quired in MOMP and cytochrome c release remains
Figure 1. Molecular Model of Caspase Activation and Mitochondrial Fragmentation in C. elegans Apoptosis
In living cells, CED-9 sequesters a CED-4 dimer on the outer surface of the mitochondria and maintains it in an inactive conformation. CED-9
also binds to Mfn/FzoRP-1, a mitochondrial outer membrane protein with a cytosolic GTPase domain and two coiled coil regions. The coiled
coil domain mediates oligomerization between Mfn/FzoRP-1 molecules, allowing Mfn/FzoRP-1 oligomers to coordinate mitochondrial fusion.
After a cell death signal, the BH3-only protein EGL-1 is produced and the binding of EGL-1 to CED-9 induces a conformational change of CED-9,
leading to the release of the CED-4 dimer from the CED-9/CED-4 complex. In parallel, the conformational change of CED-9 may disrupt Mfn/
FzoRP-1 oligomers, triggering a mitochondrial fragmentation as a consequence of an inhibition of the mitochondrial fusion. Once freed from
the inhibitory interaction with CED-9, two CED-4 dimers associate and recruit pro-CED3 to form the ‘‘apoptosome.’’ Next, CED-3 is activated
to trigger apoptosis. This model was adapted from Lettre and Hengartner (2006).
Table 1. Conservation of the Proteins Involved in the Mitochondrial Fusion/Fission Machinery
Human ProteinYeast ProteinC. elegans Protein LocalizationStructureFunction
Fuzzy onions 1 (Fzo1) FzoRP-1OM, integrated Large transmembrane
GTPase, crossing OM twice
Mgm1Not characterizedIMS Fusion, Cristae
Dnm1Drp1 Cytosol, OMDynamin-related GTPase
Fis1 Not characterizedOM, integratedIntegral membrane protein Fission
Abbreviations: OM, outer membrane; IMS, inner membrane space.
controversial (Arnoult et al., 2005). Delivani et al. (2006)
showed that CED-9 expression prevents apoptosis-
associated mitochondrial fragmentation, although it has
no effects on MOMP and cytochrome c release, sug-
uisite for apoptosis.
In the nematode, EGL-1 inhibits the ability of CED-9 to
suppress apoptosis (Lettre and Hengartner, 2006) (Fig-
ure 1), and a recent study suggests that EGL-1 induces
fragmentation of the mitochondrial network during apo-
ptosis in C. elegans (Jagasia et al., 2005). Delivani et al.
(2006) studied whether EGL-1 could antagonize the abil-
ity of CED-9 to induce mitochondrial fusion. As ex-
pected, EGL-1 is capable of suppressing CED-9-medi-
ated mitochondrial fusion, and coexpression of EGL-1
withCED-9 promotesamassivemitochondrial fragmen-
tation that is not associated with cytochrome c release
and apoptosis, suggesting that mitochondrial fragmen-
tation can be dissociated from apoptosis. Thus, it ap-
pears that EGL-1 can simultaneously antagonize the
ability of CED-9 to sequester CED-4 on the outer mem-
moting mitochondrial fusion (Figure 1). However, further
studies will be required to determine whether in the
sequence of a transcriptional process and/or posttrans-
lational changes such as conformational changes as
described in mammals (Willis and Adams, 2005). In
mammalian cells, given that Bcl-xL induces mitochon-
drial fusion likely via interaction with Mfn-2, it will be of
interest to examine whether the mammalian BH3-only
antagonists of Bcl-xL, such as Bid, Bim, and Puma (Wil-
lis and Adams, 2005), prevent the fusion-promoting
function of Bcl-xL. Thus, a putative inhibition of the fu-
sion-promoting activity of Bcl-xL by the BH3-only may
participate in the fragmentation of the mitochondrial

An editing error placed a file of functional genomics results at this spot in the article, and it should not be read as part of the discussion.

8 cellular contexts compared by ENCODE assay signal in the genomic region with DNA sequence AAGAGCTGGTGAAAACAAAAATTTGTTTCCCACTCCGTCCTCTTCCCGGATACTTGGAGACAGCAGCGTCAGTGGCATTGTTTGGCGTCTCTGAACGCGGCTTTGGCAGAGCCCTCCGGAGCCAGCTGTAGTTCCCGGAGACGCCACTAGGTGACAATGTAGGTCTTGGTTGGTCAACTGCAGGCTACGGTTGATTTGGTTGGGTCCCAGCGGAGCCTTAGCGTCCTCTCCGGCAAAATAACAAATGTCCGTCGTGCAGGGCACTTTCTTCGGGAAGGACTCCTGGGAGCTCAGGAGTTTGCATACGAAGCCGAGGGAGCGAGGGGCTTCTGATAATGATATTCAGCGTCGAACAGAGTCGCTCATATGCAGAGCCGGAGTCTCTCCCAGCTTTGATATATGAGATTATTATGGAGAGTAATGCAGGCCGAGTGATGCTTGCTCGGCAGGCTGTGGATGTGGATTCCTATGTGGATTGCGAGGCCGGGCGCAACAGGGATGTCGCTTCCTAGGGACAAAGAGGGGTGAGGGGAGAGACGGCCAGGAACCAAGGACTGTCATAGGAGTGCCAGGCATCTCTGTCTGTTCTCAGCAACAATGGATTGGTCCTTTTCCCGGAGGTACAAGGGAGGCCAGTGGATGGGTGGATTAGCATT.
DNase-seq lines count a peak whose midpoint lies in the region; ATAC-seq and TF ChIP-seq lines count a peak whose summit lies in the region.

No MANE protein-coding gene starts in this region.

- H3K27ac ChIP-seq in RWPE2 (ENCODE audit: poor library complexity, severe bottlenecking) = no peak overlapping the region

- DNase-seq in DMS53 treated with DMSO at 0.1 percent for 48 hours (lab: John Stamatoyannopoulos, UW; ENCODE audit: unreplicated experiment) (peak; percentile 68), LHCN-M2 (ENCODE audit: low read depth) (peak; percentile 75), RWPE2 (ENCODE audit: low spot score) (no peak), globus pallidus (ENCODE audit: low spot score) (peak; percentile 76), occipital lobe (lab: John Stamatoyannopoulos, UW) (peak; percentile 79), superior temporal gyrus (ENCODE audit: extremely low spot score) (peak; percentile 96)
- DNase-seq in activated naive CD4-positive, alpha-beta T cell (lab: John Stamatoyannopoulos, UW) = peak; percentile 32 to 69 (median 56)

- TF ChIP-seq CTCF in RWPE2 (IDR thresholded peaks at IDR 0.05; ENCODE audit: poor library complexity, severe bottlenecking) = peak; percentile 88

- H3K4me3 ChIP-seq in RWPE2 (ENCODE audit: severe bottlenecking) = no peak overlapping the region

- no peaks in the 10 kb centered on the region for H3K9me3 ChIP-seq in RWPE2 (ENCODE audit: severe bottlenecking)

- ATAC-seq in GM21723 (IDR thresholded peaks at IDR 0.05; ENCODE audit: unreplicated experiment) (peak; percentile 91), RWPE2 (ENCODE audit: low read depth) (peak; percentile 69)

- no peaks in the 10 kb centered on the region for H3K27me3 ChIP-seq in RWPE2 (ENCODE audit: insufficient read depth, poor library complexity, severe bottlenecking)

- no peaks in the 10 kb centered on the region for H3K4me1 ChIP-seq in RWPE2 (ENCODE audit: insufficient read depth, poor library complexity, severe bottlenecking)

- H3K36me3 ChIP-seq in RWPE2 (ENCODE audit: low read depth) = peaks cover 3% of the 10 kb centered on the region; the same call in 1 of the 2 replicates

network observed during apoptosis.
Based on the results reported by Delivani et al. (2006),
it appears that Bcl-2 family members have two distinct
conserved functions: a role as regulators of apoptosis
that has been intensively studied and a newly discov-
ered role as regulators of the mitochondrial fusion and
fission dynamic. In yeast, the continuous cycles of fis-
sion and fusion normally occur although no Bcl-2 family
members are found. Therefore, it remains to be investi-
gated why and how in multicellular organisms, Bcl-2
family members are required in addition of the classical
effectors of the fission/fusion machinery to determine
the morphology of the mitochondrial network. It is
tempting to speculate that the fusion-promoting func-
tion of the antiapoptotic Bcl-2 family members may
have a role in respiration, maintenance of mitochondrial
DNA, and prevention of oxidative damage. Finally, fur-
ther studies are required to determine whether both
roles of Bcl-2 family members are separable and un-
related, as suggested by Delivani et al. (2006). If so,
although mitochondrial fragmentation is a common fea-
ture of apoptosis, it does not seem to be essential for
MOMP and cytochrome c release. An interesting ques-
tion remains: what is the role of mitochondrial fragmen-
tation during apoptosis?
Je ´ro ˆme Estaquier1and Damien Arnoult1
1Unite ´ de Physiopathologie des Infections Lentivirales
28 rue du Dr. Roux
75724 Paris cedex 15
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Molecular Cell 21, March 17, 2006 ª2006 Elsevier Inc.DOI 10.1016/j.molcel.2006.03.004
The Double-Edged Sword of Nrf2:
Subversion of Redox Homeostasis
during the Evolution of Cancer
Low levels of Nrf2 activity predispose cells to chem-
ical carcinogenesis. Surprisingly, Padmanabhan et al.
(2006) provide evidence in a recent issue of Molecular
Cell to support the notion that elevated Nrf2 activity
may also play a role in the evolution of cancer.
Maintenance of the correct homeostatic reduction po-
tential (i.e., the appropriate balance between oxidants
but is perpetually threatened by extrinsic factors, such
as increases in the levels of reactive oxygen species
chemicals that are metabolised to antioxidant-depleting